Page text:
Mridani, Mṛdānī, Mṛḍānī: 10 definitions
Mridani means something in Hinduism, Sanskrit. If you want to know the exact meaning, history, etymology or English translation of this term then check out the descriptions on this page. Add your comment or reference to a book if you want to contribute to this summary article.
The Sanskrit terms Mṛdānī and Mṛḍānī can be transliterated into English as Mrdani or Mridani, using the IAST transliteration scheme (?).
Shaktism (Shakta philosophy)Source: Wisdom Library: Śāktism
Mṛdānī (मृदानी, “the squeezing one”).—One of the names of the Goddess, Devī, who is regarded as the female principle of the divine; the embodiement of the energies of the Gods.Source: Brill: Śaivism and the Tantric Traditions (shaktism)
Mṛḍānī (मृडानी) is the name of a Goddess, according to the King Vatsarāja’s Pūjāstuti called the Kāmasiddhistuti (also Vāmakeśvarīstuti), guiding one through the worship of the Goddess Nityā.—Accordingly, “[...] I approach the great temple of goddess Mṛḍānī that opens to the west. It is guarded outside by Indra and the other [gods who guard the directions], and shines beautifully with utmost richness. I venerate the young elephant-faced master of Śiva’s gaṇas, the destroyer of obstacles. His lotus-hands are decorated with a noose, goad, fruit, and lotus. [...]
Shakta (शाक्त, śākta) or Shaktism (śāktism) represents a tradition of Hinduism where the Goddess (Devi) is revered and worshipped. Shakta literature includes a range of scriptures, including various Agamas and Tantras, although its roots may be traced back to the Vedas.
Purana and Itihasa (epic history)Source: Wisdom Library: Skanda-purana
Mṛḍānī (मृडानी) is another name for Pārvatī, according to the Skandapurāṇa 2.2.13 (“The Greatness of Kapoteśa and Bilveśvara”).—Accordingly: as Jaimini said to the Sages: “[...] [Dhūrjaṭi (Śiva)] went to the holy spot Kuśasthalī. He performed a very severe penance near Nīla mountain. [...] By the power of his penance that holy spot became one comparable to Vṛndāvana, the forest near Gokula. [...] It was full of different kinds of flocks of birds. It was a comfortable place of resort for all creatures. Since by means of his penance Śiva became (small) like a dove, he came to be called Kapoteśvara at the behest of Murāri (Viṣṇu). It is at his bidding that the Three-eyed Lord always stays here along with Mṛḍānī (Pārvatī)”.Source: archive.org: Shiva Purana - English Translation
Mṛḍānī (मृडानी) is another name for Śivā: the Goddess-counterpart of Śiva who incarnated first as Satī and then Pārvatī, according to the Śivapurāṇa 2.1.16:—“[...] the great goddess Śivā is of the three natures. Śivā became Satī and Śiva married her. At the sacrifice of her father she cast off her body which she did not take again and went back to her own region. Śivā incarnated as Pārvatī at the request of the Devas. It was after performing a severe penance that she could attain Śiva again. Śivā came to be called by various names [such as Mṛḍānī,...]. These various names confer worldly pleasures and salvation according to qualities and action. The name Pārvatī is very common.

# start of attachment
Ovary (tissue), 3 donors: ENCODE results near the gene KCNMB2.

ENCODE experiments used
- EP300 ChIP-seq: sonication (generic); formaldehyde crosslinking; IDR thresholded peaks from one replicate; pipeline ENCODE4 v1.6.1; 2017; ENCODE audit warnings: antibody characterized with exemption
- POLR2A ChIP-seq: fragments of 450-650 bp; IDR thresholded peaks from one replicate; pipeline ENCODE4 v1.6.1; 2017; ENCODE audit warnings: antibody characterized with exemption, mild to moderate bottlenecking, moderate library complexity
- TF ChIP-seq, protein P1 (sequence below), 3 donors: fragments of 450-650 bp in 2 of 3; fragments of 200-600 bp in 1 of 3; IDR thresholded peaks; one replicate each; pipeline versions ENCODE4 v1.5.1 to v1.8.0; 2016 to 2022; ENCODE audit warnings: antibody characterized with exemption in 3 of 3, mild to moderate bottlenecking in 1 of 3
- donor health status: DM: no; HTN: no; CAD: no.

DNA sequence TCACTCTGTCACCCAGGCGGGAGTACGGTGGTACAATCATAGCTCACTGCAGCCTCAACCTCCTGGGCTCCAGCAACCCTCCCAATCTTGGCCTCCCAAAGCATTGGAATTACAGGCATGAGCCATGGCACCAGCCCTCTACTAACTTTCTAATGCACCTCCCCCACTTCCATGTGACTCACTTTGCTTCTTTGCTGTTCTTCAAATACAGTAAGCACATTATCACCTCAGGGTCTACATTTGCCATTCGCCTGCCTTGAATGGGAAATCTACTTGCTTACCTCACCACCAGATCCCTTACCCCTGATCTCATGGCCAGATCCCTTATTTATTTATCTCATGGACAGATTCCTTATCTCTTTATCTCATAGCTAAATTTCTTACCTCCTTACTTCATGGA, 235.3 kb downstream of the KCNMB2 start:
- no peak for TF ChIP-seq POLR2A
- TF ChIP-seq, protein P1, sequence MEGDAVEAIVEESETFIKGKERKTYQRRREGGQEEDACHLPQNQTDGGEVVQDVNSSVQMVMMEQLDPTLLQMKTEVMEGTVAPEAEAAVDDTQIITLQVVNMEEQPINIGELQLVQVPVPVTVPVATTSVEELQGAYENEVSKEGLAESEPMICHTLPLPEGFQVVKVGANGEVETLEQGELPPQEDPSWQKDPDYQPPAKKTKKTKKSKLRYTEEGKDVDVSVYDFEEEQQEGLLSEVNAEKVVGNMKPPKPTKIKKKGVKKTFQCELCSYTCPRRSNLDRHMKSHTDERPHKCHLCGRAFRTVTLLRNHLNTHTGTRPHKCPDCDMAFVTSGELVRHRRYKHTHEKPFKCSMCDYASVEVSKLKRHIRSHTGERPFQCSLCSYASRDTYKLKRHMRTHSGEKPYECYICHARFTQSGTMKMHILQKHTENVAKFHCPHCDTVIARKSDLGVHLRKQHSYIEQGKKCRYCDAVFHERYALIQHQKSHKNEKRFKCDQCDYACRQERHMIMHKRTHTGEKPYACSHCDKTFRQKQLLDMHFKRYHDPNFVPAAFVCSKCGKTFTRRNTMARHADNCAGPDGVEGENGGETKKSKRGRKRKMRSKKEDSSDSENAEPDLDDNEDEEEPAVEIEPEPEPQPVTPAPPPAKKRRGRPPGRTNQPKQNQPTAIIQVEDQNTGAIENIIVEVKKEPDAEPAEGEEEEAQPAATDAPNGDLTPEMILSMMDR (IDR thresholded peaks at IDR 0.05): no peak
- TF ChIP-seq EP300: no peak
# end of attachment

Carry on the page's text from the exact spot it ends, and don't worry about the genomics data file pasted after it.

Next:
The Purana (पुराण, purāṇas) refers to Sanskrit literature preserving ancient India’s vast cultural history, including historical legends, religious ceremonies, various arts and sciences. The eighteen mahapuranas total over 400,000 shlokas (metrical couplets) and date to at least several centuries BCE.
Languages of India and abroad
Sanskrit dictionarySource: DDSA: The practical Sanskrit-English dictionary
Mṛḍānī (मृडानी).—An epithet of Pārvatī; शङ्के सुन्दरि कालकूटमपिबत् मूढो मृडानीपतिः (śaṅke sundari kālakūṭamapibat mūḍho mṛḍānīpatiḥ) Gītagovinda 12.Source: Cologne Digital Sanskrit Dictionaries: Cappeller Sanskrit-English Dictionary
Mṛḍānī (मृडानी).—[feminine] Mṛḍa’s wife, i.e. Pārvatī.Source: Cologne Digital Sanskrit Dictionaries: Monier-Williams Sanskrit-English Dictionary
1) Mṛḍānī (मृडानी):—[from mṛḍa > mṛḍ] f. ‘wife of Mṛḍa or Śiva’, Name of Parvatī, [Kathāsaritsāgara]
2) Mṛdānī (मृदानी):—[wrong reading] for mṛḍānī.
[Sanskrit to German]
Sanskrit, also spelled संस्कृतम् (saṃskṛtam), is an ancient language of India commonly seen as the grandmother of the Indo-European language family (even English!). Closely allied with Prakrit and Pali, Sanskrit is more exhaustive in both grammar and terms and has the most extensive collection of literature in the world, greatly surpassing its sister-languages Greek and Latin.
Kannada-English dictionarySource: Alar: Kannada-English corpus
Mṛḍāni (ಮೃಡಾನಿ):—[noun] Pārvati, the wife of Śiva.
Kannada is a Dravidian language (as opposed to the Indo-European language family) mainly spoken in the southwestern region of India.
See also (Relevant definitions)
Full-text (+35): Mridanipati, Mridanitantra, Mridanikanta, Mrida, Mridanishvara, Mridi, Pasha, Sobhita, Ganeshvara, Mandita, Pashcima, Vighna, Ankusha, Gajavaktra, Pashcimadvara, Pashankusha, Ambhoja, Panipadma, Palita, Dvara.
Search found 4 books and stories containing Mridani, Mṛdānī, Mṛḍānī, Mrdani, Mṛḍāni; (plurals include: Mridanis, Mṛdānīs, Mṛḍānīs, Mrdanis, Mṛḍānis). You can also click to the full overview containing English textual excerpts. Below are direct links for the most relevant articles:
The Skanda Purana (by G. V. Tagare)
Chapter 13 - The Greatness of Kapoteśa and Bilveśvara < [Section 2 - Puruṣottama-kṣetra-māhātmya]
Chapter 23 - Caturbhujābhiṣeka (Caturbhuja-abhiṣeka) < [Section 1 - Pūrvārdha]
Chapter 65 - Manifestation of Parāśareśvarādi Liṅgas < [Section 2 - Uttarārdha]
The Shiva Purana (by J. L. Shastri)
Chapter 16 - Description of the Creation < [Section 2.1 - Rudra-saṃhitā (1): Sṛśṭi-khaṇḍa]
The Agni Purana (by N. Gangadharan)
Puranic encyclopaedia (by Vettam Mani)